No scale limit for cutting pension fund costs on admin, DNB concludes
NETHERLANDS – A study by the Dutch pensions regulator De Nederlandsche Bank (DNB) has concluded there is no limit to a pension fund’s scale for cutting administration costs.
Jacob Bikker, an econometrist who looked into data for all Dutch pension funds between 1992 and 2009, found that pension funds’ optimal scale for asset management costs came to approximately €690m.
He concluded, however, that greater scale beyond that did not improve cost effectiveness.
Small and average-sized pension funds have the largest potential for costs saving, he argued.
Bikker said the ideal scale for saving investment costs fluctuated significantly over time, and suggested a link with investments in more complex and risky asset classes, such as hedge funds and private equity, resulting in higher costs.
“And management costs for equity and property are higher than those of fixed income anyway,” he added.
Bikker said he found “huge” differences in administration costs among pension funds of equal size, with company schemes and occupational pension funds incurring significantly higher expenses.
“Even between schemes in the same category, there were significant cost differences, suggesting that pension funds executed their tasks in quite different ways,” he said.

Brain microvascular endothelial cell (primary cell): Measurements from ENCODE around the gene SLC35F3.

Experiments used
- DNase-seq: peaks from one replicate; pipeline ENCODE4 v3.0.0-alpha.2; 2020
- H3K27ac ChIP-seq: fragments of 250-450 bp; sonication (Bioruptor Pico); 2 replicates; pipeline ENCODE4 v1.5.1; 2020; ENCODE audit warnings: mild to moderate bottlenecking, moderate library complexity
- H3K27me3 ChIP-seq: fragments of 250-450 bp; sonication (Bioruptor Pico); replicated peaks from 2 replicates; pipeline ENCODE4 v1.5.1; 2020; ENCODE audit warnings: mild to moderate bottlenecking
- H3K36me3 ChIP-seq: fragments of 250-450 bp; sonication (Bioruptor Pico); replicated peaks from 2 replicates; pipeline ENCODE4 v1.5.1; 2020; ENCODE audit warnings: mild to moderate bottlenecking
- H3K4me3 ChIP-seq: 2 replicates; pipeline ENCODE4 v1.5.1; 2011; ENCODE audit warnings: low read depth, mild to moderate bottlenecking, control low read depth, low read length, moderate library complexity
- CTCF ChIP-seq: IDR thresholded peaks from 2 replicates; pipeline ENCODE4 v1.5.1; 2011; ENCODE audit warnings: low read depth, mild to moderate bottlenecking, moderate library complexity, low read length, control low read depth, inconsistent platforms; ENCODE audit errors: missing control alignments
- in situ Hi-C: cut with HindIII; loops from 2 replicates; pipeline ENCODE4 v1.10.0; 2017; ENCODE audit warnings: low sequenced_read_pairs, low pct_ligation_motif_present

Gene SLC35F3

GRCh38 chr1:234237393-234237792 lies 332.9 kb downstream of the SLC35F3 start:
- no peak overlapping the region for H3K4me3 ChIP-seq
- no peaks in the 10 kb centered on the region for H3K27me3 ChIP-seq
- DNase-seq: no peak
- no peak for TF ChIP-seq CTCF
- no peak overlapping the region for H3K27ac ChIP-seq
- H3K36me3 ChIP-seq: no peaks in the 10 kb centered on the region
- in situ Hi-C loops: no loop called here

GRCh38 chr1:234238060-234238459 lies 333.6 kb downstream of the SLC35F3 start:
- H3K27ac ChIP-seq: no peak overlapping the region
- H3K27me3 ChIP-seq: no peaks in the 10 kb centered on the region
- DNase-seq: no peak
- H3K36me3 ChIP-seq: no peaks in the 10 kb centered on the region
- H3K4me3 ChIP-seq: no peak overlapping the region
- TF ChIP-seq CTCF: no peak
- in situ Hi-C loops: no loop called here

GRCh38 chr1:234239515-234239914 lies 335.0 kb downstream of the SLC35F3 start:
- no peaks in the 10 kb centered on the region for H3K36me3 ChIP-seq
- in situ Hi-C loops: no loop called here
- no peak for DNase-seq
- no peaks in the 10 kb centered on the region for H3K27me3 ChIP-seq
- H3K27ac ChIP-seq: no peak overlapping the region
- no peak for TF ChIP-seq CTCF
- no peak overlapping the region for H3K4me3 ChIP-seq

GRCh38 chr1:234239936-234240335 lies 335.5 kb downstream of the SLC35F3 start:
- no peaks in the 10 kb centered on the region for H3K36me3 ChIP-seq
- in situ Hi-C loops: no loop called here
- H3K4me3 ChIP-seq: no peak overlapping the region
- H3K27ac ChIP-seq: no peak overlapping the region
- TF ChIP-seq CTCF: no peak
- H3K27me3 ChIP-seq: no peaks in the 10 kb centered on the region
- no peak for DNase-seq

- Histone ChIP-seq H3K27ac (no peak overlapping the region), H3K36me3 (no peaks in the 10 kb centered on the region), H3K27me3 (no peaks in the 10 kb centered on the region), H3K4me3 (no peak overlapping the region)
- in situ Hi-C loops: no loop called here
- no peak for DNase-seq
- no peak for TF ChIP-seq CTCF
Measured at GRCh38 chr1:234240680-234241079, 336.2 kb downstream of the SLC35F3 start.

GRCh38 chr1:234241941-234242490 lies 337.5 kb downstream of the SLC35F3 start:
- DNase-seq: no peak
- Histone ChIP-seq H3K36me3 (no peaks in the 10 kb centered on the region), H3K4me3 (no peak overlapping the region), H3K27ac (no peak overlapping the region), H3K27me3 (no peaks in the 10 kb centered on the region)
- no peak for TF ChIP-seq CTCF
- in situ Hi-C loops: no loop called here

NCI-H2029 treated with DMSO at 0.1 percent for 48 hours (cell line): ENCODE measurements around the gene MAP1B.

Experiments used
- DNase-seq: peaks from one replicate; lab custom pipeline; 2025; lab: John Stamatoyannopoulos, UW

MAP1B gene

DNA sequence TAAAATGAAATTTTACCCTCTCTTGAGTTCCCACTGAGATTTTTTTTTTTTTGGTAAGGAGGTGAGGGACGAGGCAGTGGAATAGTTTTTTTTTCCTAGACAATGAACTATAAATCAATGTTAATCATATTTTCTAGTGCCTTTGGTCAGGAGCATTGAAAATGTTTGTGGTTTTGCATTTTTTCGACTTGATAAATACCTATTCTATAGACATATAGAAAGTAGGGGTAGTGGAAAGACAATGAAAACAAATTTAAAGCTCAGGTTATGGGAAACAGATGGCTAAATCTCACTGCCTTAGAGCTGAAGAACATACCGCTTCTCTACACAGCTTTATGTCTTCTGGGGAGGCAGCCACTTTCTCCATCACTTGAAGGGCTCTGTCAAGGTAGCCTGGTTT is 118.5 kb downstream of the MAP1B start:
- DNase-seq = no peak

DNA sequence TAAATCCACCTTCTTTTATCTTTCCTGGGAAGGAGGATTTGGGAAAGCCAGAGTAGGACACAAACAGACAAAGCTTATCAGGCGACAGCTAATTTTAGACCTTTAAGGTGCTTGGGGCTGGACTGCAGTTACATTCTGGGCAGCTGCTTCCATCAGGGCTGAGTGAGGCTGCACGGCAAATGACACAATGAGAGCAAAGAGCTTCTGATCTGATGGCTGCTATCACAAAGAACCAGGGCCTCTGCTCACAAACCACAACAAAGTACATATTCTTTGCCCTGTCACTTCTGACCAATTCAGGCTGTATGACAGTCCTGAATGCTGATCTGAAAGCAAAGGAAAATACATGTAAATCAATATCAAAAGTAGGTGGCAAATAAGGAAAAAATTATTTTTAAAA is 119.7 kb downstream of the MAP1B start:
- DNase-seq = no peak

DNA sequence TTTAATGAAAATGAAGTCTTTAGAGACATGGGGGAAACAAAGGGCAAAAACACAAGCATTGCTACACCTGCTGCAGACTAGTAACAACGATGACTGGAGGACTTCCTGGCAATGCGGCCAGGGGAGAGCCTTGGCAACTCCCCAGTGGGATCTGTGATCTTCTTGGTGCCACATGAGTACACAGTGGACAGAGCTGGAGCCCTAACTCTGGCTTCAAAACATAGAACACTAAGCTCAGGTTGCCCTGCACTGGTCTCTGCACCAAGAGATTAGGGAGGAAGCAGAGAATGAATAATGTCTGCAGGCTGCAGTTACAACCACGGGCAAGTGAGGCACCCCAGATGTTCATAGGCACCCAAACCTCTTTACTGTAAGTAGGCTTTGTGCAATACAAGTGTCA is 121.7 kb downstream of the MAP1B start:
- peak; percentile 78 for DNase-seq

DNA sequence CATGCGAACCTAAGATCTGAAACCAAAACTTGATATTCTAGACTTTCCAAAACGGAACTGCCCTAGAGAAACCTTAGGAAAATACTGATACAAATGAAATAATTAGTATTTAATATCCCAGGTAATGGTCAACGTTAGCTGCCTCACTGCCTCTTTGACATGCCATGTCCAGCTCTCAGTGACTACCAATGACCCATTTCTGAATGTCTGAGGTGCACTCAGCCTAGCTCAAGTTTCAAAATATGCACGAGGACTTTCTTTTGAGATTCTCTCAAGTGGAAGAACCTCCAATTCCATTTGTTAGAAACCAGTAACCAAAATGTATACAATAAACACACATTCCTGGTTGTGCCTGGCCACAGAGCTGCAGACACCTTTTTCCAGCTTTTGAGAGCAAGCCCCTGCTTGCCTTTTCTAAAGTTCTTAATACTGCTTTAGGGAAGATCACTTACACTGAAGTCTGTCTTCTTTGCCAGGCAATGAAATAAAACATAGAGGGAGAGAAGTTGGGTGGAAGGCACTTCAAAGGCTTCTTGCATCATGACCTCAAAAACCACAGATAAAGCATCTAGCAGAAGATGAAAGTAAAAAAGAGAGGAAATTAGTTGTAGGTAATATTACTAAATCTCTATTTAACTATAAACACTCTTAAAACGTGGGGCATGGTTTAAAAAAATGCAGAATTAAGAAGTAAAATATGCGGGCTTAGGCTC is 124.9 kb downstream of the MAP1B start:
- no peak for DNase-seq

He added that, between 1992 and 2000, pension funds with approximately 40,000 participants had the lowest administration costs, but that subsequently the ideal scale quickly rose to above the scale of the largest schemes.
Last year, following an in-house survey, IPE’s sister publication IPNederland concluded that pension funds with assets of between €5bn and €10bn scored best on returns and coverage ratio.
Small schemes – with assets of up to €150m – performed surprisingly well, whereas pension funds with more than €20bn in returns delivered the worst results, IPN found.
Although the largest schemes had the lowest costs for pension provision, they performed significantly worse on funding and incurred much larger losses during periods of headwind, according IPN.
In addition, their average returns were lower, it said.